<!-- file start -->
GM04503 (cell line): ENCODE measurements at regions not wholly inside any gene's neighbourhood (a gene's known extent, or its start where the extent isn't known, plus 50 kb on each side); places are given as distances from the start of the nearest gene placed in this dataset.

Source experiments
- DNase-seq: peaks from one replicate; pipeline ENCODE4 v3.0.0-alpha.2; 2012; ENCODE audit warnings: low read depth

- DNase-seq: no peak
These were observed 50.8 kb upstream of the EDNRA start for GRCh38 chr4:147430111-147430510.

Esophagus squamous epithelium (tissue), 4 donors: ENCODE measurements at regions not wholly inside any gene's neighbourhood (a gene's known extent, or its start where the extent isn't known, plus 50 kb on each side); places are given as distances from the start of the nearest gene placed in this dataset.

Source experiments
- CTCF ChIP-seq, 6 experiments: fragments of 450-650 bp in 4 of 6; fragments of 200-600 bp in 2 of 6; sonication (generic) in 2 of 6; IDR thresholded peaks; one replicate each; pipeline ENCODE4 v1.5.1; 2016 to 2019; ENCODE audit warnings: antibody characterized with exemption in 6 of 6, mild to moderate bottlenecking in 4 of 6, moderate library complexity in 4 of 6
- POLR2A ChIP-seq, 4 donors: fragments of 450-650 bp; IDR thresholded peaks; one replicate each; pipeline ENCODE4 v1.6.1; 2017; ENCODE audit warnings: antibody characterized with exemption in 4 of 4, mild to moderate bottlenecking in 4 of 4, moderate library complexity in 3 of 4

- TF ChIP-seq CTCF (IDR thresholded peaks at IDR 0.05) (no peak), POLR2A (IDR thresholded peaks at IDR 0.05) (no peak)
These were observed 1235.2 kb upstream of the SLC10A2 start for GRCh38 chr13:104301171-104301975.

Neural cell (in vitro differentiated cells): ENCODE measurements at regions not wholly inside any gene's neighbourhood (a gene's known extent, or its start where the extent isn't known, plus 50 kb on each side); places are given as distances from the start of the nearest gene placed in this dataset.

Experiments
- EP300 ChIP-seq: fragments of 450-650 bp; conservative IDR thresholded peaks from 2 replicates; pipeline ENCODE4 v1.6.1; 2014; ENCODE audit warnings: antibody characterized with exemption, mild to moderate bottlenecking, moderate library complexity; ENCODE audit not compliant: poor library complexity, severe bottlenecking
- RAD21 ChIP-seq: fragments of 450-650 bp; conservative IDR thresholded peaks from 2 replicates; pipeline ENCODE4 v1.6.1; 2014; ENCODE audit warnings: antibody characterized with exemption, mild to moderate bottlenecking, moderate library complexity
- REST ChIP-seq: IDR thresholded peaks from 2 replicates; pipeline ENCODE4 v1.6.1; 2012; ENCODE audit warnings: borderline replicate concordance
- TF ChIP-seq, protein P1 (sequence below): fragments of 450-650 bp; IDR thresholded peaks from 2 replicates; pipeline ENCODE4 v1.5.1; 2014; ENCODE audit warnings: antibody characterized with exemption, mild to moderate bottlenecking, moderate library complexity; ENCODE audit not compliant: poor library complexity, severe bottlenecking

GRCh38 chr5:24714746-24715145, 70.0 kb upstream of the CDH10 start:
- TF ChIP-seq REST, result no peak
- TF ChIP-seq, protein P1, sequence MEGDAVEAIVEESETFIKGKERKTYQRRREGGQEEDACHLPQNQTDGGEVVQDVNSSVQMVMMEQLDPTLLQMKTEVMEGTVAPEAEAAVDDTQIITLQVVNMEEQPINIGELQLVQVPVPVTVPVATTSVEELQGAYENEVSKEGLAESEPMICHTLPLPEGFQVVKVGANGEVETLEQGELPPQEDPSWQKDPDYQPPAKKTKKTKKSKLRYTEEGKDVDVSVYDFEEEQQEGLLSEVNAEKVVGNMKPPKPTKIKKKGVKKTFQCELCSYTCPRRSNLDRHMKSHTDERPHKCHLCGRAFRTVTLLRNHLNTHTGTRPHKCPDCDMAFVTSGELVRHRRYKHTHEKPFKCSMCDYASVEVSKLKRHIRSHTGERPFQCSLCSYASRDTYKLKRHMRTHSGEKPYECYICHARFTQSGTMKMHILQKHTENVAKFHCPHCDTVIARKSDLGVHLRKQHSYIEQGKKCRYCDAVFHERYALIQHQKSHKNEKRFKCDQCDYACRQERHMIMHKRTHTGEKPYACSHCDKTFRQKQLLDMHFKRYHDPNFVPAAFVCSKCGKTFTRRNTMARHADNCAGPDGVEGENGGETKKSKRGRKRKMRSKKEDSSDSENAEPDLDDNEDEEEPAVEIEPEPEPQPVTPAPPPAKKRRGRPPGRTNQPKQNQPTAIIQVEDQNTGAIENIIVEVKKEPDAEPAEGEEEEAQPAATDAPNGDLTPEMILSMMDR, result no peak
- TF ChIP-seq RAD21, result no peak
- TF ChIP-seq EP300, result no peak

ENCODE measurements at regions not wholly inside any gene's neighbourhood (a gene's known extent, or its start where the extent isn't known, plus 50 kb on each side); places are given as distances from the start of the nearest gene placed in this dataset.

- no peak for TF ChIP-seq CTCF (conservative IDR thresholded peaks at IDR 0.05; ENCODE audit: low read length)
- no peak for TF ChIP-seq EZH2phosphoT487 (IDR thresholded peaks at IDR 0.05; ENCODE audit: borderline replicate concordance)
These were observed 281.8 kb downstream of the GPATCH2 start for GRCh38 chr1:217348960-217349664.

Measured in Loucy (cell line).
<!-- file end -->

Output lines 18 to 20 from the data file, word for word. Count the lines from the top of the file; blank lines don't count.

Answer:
GRCh38 chr5:24714746-24715145, 70.0 kb upstream of the CDH10 start:
- TF ChIP-seq REST, result no peak
- TF ChIP-seq, protein P1, sequence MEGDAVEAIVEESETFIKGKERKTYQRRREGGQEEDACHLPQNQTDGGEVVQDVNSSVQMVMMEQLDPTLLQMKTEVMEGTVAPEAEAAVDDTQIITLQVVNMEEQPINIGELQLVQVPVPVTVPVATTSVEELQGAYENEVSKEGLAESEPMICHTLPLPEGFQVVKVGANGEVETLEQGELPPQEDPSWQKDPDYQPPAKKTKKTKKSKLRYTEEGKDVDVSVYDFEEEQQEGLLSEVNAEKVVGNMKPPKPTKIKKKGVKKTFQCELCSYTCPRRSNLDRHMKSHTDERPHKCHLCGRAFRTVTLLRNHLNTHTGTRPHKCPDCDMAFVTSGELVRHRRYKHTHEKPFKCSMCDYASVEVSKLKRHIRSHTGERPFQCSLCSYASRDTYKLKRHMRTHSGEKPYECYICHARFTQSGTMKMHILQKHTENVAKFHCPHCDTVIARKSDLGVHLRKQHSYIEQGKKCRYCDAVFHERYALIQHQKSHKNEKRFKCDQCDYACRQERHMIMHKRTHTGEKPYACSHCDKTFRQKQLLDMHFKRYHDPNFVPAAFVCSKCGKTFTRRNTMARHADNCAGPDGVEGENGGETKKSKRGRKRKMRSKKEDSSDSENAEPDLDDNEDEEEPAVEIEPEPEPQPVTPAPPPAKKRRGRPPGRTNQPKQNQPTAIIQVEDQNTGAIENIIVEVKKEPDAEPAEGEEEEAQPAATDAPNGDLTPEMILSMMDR, result no peak